Although a wood stove’s crackle and glow can be soothing, the pollution it creates is quite alarming. High levels of chemicals are released into the environment when the wood is burned, causing specific pollution hotspots.
Many of the dangerous compounds found in tobacco smoke are released by burning wood, even in newer certified wood stoves, and it’s possible that the smoke is even more toxic, according to Doctors and Scientists Against Wood Smoke Pollution.
According to studies, wood smoke pollution raises the risk of heart attacks, strokes, asthma attacks, dementia, and cancer.
According to Gary Fuller of the Imperial College London School of Public Health, wood burning has significantly increased in the more affluent urban areas of the UK, as reported by The Guardian.
Since busy roads are known to be key hotspots for fine particulate matter and are also where most of the pollutants from diesel vehicles are concentrated, the monitoring of air pollution in the UK now focuses on these areas.
Fuller argued that by focusing on these more established sources of pollution, scientists might be omitting wood stoves’ more recent hotspots.
According to Fuller, there is fear that we are developing new hotspots for air pollution, especially in more affluent places where residents do not consider their surroundings to be contaminated.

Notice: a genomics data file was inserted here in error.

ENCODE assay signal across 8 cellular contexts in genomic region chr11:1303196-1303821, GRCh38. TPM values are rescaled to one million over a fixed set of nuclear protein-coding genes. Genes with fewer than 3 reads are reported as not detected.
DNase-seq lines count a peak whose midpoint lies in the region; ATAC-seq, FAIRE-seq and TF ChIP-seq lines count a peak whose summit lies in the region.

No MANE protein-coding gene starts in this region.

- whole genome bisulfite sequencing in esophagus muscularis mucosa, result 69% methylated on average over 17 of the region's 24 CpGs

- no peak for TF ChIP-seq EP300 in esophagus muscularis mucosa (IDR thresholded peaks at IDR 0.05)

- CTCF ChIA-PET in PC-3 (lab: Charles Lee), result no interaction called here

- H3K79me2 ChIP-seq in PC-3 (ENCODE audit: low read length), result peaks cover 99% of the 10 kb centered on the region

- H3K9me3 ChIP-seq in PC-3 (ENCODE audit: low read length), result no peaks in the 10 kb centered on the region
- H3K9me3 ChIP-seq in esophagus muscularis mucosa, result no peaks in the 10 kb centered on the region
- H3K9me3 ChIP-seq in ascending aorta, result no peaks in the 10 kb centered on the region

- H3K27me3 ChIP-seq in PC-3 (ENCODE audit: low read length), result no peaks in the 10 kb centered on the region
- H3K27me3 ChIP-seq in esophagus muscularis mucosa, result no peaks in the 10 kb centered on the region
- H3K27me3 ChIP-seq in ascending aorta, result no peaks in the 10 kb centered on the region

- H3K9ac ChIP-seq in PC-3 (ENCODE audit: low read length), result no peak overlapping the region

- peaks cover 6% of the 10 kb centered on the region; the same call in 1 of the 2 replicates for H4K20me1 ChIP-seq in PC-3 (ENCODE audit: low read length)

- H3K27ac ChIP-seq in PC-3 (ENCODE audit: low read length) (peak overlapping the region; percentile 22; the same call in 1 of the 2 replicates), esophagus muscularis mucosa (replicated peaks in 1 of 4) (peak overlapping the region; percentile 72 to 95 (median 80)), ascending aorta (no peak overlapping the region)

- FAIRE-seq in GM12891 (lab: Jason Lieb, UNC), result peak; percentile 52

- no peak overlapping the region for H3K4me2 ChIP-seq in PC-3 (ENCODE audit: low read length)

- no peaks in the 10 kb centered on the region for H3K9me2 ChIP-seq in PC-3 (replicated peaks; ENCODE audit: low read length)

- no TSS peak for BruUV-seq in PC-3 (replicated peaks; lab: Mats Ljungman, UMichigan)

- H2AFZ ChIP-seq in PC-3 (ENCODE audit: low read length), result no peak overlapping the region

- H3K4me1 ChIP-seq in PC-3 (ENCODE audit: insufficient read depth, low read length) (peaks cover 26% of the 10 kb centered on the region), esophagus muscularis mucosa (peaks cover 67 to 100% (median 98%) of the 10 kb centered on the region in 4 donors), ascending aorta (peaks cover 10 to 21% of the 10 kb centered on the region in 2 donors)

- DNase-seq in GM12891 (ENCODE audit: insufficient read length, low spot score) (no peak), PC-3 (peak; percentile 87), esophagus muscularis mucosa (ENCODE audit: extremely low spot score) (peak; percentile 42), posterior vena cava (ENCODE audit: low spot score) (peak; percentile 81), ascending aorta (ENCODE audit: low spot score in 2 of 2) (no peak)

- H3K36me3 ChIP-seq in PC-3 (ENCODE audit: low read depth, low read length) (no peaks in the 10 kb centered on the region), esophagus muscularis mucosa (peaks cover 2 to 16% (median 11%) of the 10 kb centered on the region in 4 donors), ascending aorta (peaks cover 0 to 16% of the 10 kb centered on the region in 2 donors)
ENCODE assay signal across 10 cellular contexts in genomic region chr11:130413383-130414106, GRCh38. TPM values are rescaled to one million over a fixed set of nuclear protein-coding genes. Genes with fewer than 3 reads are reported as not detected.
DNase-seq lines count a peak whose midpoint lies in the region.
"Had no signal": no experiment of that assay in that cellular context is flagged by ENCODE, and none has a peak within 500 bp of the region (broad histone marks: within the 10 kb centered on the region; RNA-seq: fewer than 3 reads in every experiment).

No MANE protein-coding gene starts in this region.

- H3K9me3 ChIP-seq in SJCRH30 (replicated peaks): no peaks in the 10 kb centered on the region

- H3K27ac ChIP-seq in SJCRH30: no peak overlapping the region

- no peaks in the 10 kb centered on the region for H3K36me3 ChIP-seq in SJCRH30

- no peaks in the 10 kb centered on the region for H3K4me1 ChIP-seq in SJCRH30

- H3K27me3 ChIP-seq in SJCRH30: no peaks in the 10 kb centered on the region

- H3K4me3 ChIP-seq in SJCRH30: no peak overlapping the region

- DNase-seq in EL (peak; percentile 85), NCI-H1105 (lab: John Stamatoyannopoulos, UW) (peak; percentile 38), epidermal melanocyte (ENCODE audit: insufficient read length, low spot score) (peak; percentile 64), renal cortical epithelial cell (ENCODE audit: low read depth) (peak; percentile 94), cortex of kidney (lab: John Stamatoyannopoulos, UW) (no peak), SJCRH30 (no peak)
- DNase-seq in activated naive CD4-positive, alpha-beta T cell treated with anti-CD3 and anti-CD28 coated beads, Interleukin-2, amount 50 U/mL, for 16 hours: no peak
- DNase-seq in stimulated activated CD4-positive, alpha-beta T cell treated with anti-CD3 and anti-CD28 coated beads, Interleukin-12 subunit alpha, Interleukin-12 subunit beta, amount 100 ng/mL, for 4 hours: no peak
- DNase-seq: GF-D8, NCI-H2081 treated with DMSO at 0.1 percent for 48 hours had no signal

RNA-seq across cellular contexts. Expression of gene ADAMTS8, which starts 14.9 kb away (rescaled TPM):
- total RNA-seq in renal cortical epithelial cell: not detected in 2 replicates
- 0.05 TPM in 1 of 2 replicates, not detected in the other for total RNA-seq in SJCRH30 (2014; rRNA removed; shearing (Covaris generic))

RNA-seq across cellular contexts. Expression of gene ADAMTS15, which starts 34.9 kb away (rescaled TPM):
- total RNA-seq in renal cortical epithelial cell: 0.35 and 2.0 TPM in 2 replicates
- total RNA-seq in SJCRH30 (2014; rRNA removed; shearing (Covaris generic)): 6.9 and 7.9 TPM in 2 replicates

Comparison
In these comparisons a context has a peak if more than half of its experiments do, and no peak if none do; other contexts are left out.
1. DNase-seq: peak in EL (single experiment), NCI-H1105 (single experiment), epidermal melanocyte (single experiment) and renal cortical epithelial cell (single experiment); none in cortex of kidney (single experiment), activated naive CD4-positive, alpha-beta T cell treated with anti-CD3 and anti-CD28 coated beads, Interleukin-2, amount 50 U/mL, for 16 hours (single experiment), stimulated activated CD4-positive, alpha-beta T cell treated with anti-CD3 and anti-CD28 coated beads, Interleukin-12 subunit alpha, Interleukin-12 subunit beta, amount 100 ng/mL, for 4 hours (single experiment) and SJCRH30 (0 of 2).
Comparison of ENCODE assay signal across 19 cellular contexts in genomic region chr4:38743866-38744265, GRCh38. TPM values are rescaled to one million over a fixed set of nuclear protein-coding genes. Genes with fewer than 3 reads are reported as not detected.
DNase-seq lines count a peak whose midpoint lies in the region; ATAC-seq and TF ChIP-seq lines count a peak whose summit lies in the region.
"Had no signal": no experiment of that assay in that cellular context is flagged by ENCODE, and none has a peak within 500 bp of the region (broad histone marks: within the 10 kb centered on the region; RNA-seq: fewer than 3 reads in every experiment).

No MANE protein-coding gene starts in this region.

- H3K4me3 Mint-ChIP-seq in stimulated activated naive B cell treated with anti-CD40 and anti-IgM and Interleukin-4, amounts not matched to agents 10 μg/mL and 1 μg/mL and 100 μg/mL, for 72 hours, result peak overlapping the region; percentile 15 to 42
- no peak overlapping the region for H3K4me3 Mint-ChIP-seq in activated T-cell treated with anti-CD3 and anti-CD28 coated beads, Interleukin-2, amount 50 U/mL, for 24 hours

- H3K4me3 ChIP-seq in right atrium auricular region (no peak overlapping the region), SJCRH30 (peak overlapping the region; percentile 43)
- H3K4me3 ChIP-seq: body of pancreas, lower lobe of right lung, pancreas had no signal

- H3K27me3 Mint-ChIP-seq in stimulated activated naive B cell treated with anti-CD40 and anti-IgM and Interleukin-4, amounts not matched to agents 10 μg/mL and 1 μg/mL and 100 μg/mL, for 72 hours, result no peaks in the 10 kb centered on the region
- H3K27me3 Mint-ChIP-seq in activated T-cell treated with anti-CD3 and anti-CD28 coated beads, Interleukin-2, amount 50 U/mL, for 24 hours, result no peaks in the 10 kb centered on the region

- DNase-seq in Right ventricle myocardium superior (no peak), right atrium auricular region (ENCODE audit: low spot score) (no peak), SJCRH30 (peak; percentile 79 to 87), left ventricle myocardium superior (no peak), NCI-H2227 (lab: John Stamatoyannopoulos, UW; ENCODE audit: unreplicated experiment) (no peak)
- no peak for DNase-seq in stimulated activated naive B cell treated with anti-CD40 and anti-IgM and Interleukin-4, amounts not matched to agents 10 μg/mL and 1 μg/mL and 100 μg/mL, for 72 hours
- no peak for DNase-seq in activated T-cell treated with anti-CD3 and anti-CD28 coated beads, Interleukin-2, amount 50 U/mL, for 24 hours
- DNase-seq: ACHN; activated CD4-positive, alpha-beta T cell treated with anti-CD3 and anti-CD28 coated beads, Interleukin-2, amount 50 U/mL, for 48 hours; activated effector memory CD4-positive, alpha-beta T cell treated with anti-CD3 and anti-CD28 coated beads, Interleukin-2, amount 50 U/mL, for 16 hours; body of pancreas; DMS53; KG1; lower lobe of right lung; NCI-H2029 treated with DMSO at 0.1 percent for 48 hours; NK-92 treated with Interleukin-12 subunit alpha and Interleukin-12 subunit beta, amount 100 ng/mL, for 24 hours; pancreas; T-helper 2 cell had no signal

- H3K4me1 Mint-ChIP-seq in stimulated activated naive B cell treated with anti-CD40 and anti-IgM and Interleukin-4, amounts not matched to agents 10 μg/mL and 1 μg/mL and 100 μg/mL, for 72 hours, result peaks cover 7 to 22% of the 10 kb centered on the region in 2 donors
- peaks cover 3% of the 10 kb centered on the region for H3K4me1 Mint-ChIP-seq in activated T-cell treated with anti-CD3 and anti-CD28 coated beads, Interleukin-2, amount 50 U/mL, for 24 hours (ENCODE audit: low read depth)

Because wood is a natural fuel, people believe that wood smoke is safe. People must realize that the wood smoke that permeates their neighborhood is just as damaging as the air pollution brought on by industry or vehicles.
According to The Daily Telegraph, environmental groups have cautioned that UK homes may be using their wood stoves in violation of the country’s air pollution regulations without realizing it.
In the UK, the Department for Environment, Food, and Rural Affairs conducted a survey and found that 50% of homeowners in pollution hotspots are unaware that their fireplaces are subject to rules.
If a household violates the pollution limits in smoke control regions, the local council has the authority to charge them anywhere from $210 to $360.
According to Client Earth Campaigns and Policy Manager, Clean Air, Andrea Lee, who was quoted in The Telegraph, “Harsher enforcement of on-the-spot penalties means people could be penalized without realizing they’re doing anything wrong.” As a result, the government needs to increase education.
According to The Guardian, Fuller has sent researchers out with backpacks to investigate the air pollution caused by wood stoves in various parts of London. In a recent study in North London, walkers carrying backpacks tracked solid fuel pollution sources.
Given that people typically firewood in the evening when others are more likely to be exposed, Fuller claimed that the pollution from wood-burning stoves was probably hurting more people.
On chilly winter nights when their neighbors are home, people burn wood. According to Fuller, who was quoted in The Guardian, air pollution can settle over a region, exposing more people than those who are exposed to traffic pollution from congested roads.
According to Clean Air in London, the UK’s Climate Change Committee has urged for the gradual phase-out of domestic wood fires.
We as a society decided that no one should be forced to inhale secondhand cigarette smoke. Given what we now know, it is time to extend this attitude to wood smoke, said the Doctors and Scientists Against Wood Smoke Pollution on their website.